The question is whether this approval will carry over to lift the prospects of his vice president, Salvador Sánchez Cerén. When he campaigned and while he has governed, Funes made it very clear that he was not part of the orthodox left in the FMLN. He has governed as a center-left president, and has not advanced many of the traditional FMLN positions. Nor will Funes be actively campaigning for Sánchez Cerén, although in recent weeks and months he has stepped up his praise of social programs instituted by his administration and supported by the FMLN and has been actively criticizing ARENA officials during his weekly radio program.
The municipal elections in early 2012 were a major setback for the FMLN. FMLN mayors were thrown out of office in many of the municipalities which surround San Salvador. In the San Salvador mayor's election, Norman Quijano trounced the FMLN's candidate, Schafik Handal, Jr. One of the few successful FMLN candidates was Oscar Ortiz, the moderate leftist mayor of Santa Tecla who for that reason is now the Sánchez Cerén's running mate. If 2012 repeats itself, it will be very good news for Norman Quijano.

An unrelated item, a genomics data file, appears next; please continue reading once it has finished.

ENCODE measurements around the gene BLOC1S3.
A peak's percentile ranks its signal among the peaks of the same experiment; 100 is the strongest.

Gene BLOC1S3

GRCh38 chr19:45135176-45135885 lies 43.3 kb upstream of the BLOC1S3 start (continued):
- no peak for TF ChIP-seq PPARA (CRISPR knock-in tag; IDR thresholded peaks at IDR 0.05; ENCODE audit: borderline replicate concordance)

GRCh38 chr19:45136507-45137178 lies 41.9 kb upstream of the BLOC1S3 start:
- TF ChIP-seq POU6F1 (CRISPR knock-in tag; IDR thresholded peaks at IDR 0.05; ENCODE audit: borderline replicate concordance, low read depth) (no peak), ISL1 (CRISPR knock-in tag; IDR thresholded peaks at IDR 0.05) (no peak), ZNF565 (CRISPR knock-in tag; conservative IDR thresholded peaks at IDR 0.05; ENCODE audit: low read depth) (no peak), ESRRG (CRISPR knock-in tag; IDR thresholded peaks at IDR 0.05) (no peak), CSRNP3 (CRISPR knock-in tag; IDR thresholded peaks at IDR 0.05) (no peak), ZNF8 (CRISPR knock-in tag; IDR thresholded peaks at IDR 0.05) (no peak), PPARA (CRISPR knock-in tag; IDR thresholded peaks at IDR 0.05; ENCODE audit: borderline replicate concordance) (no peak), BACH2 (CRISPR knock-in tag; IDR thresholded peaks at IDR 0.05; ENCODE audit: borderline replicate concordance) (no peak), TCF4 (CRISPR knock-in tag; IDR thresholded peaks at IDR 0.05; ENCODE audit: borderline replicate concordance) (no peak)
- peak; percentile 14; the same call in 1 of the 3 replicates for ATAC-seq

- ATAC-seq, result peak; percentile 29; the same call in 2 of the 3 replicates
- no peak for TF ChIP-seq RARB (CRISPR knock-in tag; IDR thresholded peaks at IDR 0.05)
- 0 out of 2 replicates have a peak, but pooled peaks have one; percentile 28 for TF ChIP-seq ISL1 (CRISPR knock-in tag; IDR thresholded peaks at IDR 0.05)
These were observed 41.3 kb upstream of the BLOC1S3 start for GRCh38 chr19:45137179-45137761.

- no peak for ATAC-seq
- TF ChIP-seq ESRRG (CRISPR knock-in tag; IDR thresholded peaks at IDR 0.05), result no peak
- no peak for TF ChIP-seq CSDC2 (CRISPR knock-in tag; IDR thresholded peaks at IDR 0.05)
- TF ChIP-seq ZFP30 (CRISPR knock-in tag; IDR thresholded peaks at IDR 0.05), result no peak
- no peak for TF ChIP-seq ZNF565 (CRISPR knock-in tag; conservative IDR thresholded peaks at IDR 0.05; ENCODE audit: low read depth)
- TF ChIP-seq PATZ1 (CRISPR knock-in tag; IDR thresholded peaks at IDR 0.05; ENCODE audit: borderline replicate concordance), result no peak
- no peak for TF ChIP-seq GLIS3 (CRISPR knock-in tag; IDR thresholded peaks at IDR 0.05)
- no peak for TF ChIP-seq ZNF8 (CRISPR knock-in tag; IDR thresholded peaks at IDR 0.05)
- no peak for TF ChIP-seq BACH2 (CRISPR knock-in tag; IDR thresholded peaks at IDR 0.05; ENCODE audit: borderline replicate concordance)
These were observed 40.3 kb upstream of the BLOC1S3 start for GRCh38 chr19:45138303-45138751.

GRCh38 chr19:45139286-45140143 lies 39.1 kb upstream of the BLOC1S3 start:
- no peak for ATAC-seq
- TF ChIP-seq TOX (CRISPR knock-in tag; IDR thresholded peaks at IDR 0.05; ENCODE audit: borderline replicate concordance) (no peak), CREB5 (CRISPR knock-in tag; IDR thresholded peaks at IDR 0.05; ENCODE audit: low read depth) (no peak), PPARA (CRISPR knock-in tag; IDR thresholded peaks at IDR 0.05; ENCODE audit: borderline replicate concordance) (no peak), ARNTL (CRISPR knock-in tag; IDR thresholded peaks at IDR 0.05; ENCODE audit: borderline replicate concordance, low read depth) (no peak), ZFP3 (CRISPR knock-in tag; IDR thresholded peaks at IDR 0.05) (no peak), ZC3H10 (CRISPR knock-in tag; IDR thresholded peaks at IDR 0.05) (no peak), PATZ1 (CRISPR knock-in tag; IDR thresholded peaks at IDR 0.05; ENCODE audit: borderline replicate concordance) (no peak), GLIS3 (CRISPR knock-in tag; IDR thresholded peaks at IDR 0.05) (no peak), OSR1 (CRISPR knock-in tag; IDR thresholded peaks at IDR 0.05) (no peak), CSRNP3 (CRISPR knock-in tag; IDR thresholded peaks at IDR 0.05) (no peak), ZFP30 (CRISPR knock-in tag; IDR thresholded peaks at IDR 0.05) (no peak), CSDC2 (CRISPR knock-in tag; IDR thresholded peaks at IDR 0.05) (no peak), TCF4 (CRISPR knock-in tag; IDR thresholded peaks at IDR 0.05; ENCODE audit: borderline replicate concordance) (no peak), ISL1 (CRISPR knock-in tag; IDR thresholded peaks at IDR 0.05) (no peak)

The FMLN has run former guerrilla commanders as presidential candidates in 1999 (Facundo Guardado) and 2004 (Schafik Handal). Neither candidate fared well. It was not until the party selected Mauricio Funes, a journalist who had not been a combatant, that the FMLN enjoyed success. Now the party returns with former commander Sánchez Cerén, and it's not clear that someone with his past can attract a significant following outside of the FMLN party faithful who make up about a third of the electorate.
Winning a presidential election in El Salvador requires an absolute majority of the votes. If no candidate gets over 50% of the vote on February 2, there will be a second round election with the top two candidates on March 9. Right now it looks like that is where we are headed. If there is a second round, everything will depend on who the voters for the eliminated candidate move to.
Does any Salvadoran voter care what the US thinks?
The official policy of the US in El Salvador's election is neutrality. Some conservative Republican lawmakers in the US have publicly expressed concern about the FMLN and Sánchez Cerén in a public letter to Secretary of State John Kerry which received publicity in El Salvador. While a number of solidarity groups are up in arms about this letter, and while I agree that the letter was completely inappropriate, I have not seen any indication in prior elections or in opinion polls that Salvadorans decide to vote depending on how they think the US will react to the outcome.
Will the presidential debate have an impact?
El Salvador will have its first ever televised presidential debate on January 12, 2014, three weeks before the elections. The debate will tend to emphasize that this is a choice among specific individual candidates rather than a choice of political parties to lead the country. The debate performances could be a wild card in the final stretch of the campaign.